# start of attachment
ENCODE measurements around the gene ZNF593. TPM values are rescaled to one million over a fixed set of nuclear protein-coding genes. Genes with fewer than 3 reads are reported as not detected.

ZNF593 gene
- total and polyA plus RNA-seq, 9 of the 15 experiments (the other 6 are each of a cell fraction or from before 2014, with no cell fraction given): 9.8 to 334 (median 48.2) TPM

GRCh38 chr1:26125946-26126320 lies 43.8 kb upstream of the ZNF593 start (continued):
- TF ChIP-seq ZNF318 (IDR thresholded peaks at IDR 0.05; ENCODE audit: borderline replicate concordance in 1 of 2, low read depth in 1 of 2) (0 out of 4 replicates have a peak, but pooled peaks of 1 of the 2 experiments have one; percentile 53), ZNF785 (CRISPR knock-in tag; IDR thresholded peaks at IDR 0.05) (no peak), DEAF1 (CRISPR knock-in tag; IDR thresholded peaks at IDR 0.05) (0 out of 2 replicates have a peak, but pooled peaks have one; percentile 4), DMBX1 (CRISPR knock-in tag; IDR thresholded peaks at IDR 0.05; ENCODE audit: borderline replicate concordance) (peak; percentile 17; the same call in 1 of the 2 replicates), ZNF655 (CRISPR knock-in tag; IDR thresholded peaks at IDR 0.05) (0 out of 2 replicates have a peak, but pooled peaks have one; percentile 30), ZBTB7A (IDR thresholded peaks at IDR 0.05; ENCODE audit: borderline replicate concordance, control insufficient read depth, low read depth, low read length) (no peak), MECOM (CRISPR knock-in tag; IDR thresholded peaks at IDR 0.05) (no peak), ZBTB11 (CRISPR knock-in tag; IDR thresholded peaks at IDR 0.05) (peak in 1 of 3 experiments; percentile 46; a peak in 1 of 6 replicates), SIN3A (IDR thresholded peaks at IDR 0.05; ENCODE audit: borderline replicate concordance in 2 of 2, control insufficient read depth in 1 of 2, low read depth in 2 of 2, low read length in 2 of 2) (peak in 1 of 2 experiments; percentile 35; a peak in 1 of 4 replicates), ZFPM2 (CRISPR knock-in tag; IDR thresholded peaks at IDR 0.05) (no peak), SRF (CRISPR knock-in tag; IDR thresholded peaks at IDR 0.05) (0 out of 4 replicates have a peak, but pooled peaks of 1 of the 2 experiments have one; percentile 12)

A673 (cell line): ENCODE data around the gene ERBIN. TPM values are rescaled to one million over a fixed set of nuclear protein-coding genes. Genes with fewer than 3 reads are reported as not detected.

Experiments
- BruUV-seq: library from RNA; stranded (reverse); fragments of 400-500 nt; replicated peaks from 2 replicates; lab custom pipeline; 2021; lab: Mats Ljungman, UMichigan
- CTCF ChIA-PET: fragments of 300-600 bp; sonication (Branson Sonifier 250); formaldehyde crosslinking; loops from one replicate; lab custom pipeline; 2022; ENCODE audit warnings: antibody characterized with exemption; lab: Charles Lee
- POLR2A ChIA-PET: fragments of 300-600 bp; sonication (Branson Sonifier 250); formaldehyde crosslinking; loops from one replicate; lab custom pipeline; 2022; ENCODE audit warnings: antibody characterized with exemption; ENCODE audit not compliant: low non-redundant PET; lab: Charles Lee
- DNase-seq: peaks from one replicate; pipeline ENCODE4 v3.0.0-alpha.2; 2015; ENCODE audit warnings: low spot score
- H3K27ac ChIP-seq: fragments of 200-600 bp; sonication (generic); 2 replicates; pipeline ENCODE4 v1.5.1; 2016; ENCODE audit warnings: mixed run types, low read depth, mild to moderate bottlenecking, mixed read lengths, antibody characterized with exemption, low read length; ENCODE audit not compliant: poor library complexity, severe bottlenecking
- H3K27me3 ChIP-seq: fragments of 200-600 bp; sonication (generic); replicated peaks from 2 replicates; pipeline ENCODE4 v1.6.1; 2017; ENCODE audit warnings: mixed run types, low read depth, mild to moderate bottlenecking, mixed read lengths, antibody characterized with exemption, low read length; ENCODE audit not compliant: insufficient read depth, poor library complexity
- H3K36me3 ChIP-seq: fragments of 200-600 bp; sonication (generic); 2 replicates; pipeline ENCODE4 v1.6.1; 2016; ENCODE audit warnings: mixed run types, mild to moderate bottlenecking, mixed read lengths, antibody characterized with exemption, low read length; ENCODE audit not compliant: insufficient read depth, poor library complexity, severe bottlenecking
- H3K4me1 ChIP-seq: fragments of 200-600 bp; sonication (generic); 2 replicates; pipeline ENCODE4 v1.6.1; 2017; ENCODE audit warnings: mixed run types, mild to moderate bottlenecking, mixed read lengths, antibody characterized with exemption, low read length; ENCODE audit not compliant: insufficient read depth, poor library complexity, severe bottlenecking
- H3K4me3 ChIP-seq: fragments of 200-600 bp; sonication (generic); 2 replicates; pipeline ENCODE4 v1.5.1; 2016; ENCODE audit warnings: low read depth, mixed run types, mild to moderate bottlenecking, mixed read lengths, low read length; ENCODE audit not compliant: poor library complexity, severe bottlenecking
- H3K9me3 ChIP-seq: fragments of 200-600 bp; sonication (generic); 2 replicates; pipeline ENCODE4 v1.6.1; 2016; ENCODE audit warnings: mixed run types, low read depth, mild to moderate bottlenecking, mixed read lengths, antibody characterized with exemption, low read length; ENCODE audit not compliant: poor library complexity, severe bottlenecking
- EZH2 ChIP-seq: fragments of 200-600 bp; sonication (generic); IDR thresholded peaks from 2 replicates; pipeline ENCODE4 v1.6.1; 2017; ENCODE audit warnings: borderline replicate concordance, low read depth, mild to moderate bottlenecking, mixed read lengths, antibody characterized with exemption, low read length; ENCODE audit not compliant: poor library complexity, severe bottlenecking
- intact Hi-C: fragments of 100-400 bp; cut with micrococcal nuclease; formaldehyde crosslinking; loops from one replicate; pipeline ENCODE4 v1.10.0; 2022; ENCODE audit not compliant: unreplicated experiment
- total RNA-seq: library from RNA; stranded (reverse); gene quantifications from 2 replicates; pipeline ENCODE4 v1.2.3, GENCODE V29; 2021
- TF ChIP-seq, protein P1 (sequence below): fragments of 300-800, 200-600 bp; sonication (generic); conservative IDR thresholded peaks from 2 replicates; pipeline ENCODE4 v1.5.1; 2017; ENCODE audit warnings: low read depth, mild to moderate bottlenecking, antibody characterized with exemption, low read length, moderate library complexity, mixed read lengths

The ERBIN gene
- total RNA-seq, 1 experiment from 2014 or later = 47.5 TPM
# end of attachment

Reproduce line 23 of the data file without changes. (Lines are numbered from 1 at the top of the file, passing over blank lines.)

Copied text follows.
- total RNA-seq, 1 experiment from 2014 or later = 47.5 TPM